North Carolina Gov. Pat McCrory has really lost his grip on reality and nowhere is it more evident than in the New York Times' latest story: "North Carolina Restroom Law Becomes a Central Election Issue."
It opens with 79-year-old Parrish Clodfelter, who clearly has no interest in equal treatment for transgender people, but ...
If the backlash continues, Mr. Clodfelter said, he will consider voting for Mr. McCrory’s Democratic opponent, Roy Cooper, who supports the law’s repeal.
“I’m afraid if they don’t change it,” he said, “it’ll hurt the state.”
When you're losing the Clodfelter's of the state based on your hate bill, you're in for some big trouble, which is exactly what PPP's latest survey found. Not only do 45 percent of voters oppose the anti-LGBT law, HB2, while only 36 percent support it, a majority of voters believe the law is hurting the state.
Just 32% of voters in the state think HB2 is actually helping North Carolina, compared to 53% who think it's hurting the state.
The piece also points out, as we have noted before, that HB2 is hurting McCrory's polling numbers:
An Elon University poll conducted from April 10 to 15 showed Mr. Cooper, the state’s longtime attorney general, leading Mr. McCrory 48 percent to 42 percent among registered voters. It was Mr. Cooper’s largest lead in the five polls that Elon has conducted in the last year. (emphasis added)
McCrory ran in 2012 as a self-styled pro-business moderate and his re-election bid depends on wooing both moderates and some crossover liberals—2012 exit polls showed him getting support of 49 percent and 19 percent of the two groups, respectively.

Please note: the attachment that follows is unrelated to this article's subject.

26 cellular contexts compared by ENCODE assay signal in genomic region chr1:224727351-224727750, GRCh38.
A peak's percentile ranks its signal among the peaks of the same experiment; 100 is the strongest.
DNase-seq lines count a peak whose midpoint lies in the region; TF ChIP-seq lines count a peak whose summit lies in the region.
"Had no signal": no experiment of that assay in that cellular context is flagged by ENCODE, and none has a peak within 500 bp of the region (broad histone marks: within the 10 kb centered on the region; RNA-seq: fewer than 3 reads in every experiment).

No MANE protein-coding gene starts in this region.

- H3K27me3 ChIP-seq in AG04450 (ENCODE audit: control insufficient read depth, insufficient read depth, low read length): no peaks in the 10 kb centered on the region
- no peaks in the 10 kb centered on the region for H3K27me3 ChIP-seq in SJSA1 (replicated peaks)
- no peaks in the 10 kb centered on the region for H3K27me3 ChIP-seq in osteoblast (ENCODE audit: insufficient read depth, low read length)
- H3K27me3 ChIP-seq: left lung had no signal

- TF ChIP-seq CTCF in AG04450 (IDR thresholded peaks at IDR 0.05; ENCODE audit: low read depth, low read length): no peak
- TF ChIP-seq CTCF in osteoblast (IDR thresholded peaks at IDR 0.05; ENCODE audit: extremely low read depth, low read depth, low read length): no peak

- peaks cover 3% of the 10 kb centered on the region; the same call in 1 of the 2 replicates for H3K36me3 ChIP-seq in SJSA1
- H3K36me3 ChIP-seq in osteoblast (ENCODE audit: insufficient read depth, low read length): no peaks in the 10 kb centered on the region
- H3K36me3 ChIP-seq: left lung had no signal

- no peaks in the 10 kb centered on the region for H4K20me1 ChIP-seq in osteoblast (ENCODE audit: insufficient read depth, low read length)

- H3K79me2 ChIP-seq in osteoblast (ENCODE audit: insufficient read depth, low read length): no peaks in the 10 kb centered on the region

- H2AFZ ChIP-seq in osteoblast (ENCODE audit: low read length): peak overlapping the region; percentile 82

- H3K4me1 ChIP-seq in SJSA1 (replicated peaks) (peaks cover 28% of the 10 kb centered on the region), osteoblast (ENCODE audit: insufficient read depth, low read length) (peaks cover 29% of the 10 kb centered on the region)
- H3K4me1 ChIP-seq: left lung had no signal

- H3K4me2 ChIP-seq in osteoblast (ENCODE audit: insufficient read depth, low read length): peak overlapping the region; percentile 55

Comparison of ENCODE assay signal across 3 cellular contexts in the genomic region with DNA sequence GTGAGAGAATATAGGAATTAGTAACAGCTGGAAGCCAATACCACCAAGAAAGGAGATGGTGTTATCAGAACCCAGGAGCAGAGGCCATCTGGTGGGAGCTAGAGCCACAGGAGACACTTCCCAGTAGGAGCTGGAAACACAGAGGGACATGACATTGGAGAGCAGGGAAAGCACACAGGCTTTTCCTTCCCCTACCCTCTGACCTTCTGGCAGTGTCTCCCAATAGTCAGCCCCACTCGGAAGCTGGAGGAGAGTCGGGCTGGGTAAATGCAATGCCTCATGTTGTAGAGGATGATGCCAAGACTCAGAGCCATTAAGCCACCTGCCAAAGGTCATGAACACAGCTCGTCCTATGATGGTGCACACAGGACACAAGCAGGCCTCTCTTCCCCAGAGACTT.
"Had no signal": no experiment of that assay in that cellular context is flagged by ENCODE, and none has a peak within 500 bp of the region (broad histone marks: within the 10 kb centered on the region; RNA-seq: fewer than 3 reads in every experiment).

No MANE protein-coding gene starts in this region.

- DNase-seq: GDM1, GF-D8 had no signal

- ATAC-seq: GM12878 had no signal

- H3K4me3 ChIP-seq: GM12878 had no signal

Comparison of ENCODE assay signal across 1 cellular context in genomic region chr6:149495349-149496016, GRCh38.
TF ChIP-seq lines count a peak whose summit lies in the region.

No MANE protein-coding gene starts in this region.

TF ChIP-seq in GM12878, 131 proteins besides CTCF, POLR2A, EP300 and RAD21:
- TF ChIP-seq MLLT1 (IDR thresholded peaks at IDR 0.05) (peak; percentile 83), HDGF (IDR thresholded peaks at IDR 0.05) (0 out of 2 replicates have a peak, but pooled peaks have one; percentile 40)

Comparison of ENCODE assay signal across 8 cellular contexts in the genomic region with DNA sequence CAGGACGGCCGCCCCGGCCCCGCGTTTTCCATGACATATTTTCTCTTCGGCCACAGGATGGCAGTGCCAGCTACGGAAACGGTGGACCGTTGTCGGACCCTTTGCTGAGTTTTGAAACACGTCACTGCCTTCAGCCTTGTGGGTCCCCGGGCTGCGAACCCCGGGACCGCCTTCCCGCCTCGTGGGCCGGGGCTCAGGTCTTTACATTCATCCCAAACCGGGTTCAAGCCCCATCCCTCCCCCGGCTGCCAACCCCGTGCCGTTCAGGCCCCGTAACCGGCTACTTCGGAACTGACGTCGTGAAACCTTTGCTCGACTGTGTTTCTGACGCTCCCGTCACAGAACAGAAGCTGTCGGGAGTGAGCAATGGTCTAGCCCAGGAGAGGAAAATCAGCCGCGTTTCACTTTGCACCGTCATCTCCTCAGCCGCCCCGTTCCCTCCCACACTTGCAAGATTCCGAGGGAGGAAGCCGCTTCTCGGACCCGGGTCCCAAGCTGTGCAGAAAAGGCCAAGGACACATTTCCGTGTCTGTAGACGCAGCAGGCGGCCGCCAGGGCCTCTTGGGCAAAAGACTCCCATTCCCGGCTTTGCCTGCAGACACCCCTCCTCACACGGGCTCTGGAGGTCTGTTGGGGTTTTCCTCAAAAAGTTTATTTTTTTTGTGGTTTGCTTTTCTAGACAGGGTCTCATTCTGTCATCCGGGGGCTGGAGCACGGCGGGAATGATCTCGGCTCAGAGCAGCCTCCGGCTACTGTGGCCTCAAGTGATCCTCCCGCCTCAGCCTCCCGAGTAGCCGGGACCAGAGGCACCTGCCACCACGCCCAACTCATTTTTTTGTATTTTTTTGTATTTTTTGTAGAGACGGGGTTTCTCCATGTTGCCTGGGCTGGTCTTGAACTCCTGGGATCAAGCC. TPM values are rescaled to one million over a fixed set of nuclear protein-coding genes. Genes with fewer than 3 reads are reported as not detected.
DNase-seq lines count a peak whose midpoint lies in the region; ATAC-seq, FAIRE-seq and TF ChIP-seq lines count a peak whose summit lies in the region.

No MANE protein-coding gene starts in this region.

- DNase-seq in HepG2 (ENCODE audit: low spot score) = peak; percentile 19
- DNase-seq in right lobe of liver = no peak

But now the bill he signed into law—that essentially received zero debate and he now admits was flawed—has hijacked the election.
Mr. McCrory, 59, last week could barely contain his irritation that the law had taken center stage in the election, siphoning attention from his central message: that he has been a wise steward of the economy who had engineered what he and his team have branded the “Carolina Comeback.”
In a mind-bending state of denial about his role in the debacle, McCrory overtly tried to pin the mess on Charlotte Mayor Jennifer Roberts yesterday. But in Monday's NYT story, he really went off the rails, explaining that Charlotte's ordinance was a collusion specifically designed to upset the governor's race.
On Thursday, he said he suspected that the entire matter had been orchestrated by Democrats and the Human Rights Campaign, a national gay rights group, to give Democrats an advantage in a tight governor’s race. [...] Mr. McCrory used the word “Orwellian” twice.
“You’ve got to be politically naïve if you think this is not coordinated by a very effective — a very effective — group,” he said.
Oh, man, we’re talking la-la land, folks. Whenever you use the word "Orwellian" as a backdrop for your reality, something has gone awry. The Human Rights Campaign is simply not capable of this type of strategic thinking—it's been getting its tuchus handed to it for the past two years in the form of "religious freedom" laws and "bathroom bills" and yet still hasn't come up with a proactive strategy for passing the federal LGBTQ Equality Act.
Bottom line: it’s high time McCrory took a look in the mirror, lest he keep embarrassing himself with “Orwellian” delusions.